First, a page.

allowing for the use of C/C++ or HVLs to create testbenches. A BFM
that works the same way from simulation to emulation and provides the
required performance, while simultaneously following the industry
trend toward verification automation, is an important part of a
unified verification methodology.
Matrix coverage is not enough
At first glance it may seem possible to build a good methodology to
integrate hardware and software if all nine boxes on the matrix are
covered. This coverage could be obtained by finding different tools
for logic simulation, acceleration and emulation. Point tools can
also be assembled for co-verification, bus models, and bus protocol
checking. Of course, the cost to purchase all these tools and the
time to evaluate all of them separately and deal with multiple
vendors would be difficult.
Unfortunately, the methodology would not
be as strong as it could be because the tools do not work together.
More than matrix coverage, what is required is interoperability of
the boxes of the matrix. The next sections describe two examples of
why this interoperability is important.
In addition to having a single system to perform all levels of
verification, one of the major barriers that prevents a design team
from performing co-verification is the lack of a common communication
medium when a problem exists. Debugging a co-verification issue may
at times take longer than running the test, because problem isolation
involves multiple teams with different expertise working in a lab
environment and viewing verification data in different formats.
Compounding the problem, software and hardware teams debug using
different techniques and view the problem from different
perspectives. The software team works with software models and
debugs using software source-level tracing and memory and register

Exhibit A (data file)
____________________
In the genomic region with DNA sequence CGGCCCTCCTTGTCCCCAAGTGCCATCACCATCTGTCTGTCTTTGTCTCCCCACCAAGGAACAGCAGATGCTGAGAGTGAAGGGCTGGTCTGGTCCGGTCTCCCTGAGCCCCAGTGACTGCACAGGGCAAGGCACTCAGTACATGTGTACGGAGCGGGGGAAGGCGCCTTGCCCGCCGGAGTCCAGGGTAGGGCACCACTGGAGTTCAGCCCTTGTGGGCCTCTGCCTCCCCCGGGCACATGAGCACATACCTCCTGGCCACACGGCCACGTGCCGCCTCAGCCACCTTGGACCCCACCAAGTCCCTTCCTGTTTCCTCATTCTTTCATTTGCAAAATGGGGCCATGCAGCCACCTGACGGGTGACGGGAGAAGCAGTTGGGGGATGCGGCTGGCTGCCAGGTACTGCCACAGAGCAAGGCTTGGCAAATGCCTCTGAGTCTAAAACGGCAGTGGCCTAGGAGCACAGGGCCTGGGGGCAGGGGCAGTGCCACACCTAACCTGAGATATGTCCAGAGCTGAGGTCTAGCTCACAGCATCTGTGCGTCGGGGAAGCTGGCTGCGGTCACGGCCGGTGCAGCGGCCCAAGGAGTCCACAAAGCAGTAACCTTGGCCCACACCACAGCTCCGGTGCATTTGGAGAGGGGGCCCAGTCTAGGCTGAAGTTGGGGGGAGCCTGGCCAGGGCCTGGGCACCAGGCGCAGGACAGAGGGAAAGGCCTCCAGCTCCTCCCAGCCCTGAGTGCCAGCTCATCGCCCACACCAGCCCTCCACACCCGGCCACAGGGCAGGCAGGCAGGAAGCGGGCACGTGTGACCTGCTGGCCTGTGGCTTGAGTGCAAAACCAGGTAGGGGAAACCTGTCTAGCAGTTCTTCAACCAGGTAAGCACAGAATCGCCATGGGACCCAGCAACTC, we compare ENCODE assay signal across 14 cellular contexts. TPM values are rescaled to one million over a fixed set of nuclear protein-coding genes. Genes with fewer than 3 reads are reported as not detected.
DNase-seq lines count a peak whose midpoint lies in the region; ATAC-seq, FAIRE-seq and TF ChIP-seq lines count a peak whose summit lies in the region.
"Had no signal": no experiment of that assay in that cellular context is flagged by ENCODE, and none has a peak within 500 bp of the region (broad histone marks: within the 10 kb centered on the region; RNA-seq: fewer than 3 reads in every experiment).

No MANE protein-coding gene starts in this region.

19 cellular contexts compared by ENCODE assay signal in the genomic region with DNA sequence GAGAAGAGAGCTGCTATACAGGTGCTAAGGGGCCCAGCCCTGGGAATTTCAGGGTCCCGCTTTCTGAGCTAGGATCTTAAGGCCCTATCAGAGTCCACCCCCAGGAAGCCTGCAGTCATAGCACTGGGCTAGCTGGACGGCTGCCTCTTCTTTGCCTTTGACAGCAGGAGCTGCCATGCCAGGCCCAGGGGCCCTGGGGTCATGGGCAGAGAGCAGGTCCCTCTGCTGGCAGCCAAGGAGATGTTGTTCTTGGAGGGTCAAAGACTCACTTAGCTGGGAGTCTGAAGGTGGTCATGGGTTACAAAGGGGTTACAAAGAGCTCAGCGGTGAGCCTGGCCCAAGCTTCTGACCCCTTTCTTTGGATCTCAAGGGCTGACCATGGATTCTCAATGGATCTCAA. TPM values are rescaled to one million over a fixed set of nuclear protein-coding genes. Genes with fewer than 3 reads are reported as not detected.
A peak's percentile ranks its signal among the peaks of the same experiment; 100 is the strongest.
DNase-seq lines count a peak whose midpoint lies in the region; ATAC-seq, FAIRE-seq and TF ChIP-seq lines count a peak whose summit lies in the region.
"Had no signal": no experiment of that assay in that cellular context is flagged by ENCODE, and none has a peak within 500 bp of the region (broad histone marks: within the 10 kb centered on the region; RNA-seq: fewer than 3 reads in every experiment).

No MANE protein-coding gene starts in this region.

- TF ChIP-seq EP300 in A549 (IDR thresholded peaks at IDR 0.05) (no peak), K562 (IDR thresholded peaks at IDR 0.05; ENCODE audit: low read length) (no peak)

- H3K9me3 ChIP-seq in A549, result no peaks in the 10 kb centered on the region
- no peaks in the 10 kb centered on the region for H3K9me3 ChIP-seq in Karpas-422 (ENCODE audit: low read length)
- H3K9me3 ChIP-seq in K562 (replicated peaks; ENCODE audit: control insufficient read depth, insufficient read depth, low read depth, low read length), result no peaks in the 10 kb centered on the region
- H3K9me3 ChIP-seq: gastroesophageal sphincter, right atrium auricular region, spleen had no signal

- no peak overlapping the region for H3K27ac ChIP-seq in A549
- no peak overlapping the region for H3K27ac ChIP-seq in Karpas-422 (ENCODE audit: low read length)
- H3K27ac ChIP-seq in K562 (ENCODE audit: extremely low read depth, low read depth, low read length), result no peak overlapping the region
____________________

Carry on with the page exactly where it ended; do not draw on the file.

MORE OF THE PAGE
viewing. The hardware team works with hardware design languages and
debugs by viewing waveforms with history values associated with
simulation times of read and write operations. As a result, when the
software team detects a potential hardware problem, it cannot be
described in hardware terms (time and signal value), nor is it easy
to transfer an independent test case to the hardware engineers for
further review. This will change with the adoption of a new approach called the Co-Verification Debugger.
Transactions with simulation timestamps are the communication link
between the software and hardware world. The transaction process
flow begins when software engineers write software code to initiate
bus transactions (register and memory read/write operations).
Transactions are then driven into the hardware design block with time
and signal values. Transactions link the software and hardware, as
shown in Figure 3.
Hardware engineers are already familiar with transaction-based
techniques for testbench development. Hardware engineers benefit from
a transaction-based channel to simulation, acceleration, and
emulation with a common interface to synthesizable models for the AHB
protocol for ARM designs. This allows all types of tests, ranging
from block-level tests, to directed system-level tests to random
tests to be run without any changes to testbenches or models as
different performance requirements are needed. Verification and
hardware engineers benefit from boxes 1, 3, and 5 on the matrix in
Software engineers already have a good understanding of transactions
and how register and DMA operations translate into bus transactions.
A method is needed to transparently capture the transactions to
correlate lines of software with time values and to package the
transactions for use within the software or hardware view. The Co-Verification Debugger serves this purpose.
Figure 3 - Transactions link software and hardware
Co-Verification Debugger and transaction instrument
The Co-Verification Debugger implements transaction capture and the
ability to replay transactions for both hardware and software
engineers and serves as a communication medium to correlate hardware
and software execution.
By capturing transactions during software execution within an
in-circuit emulation session, the software engineer can stop at a
particular line of code, obtain the simulation time, and send a set
of transactions to the hardware team to debug at the indicated
emulation time when the error occurred.
The Transaction Instrument captures bus transactions for use with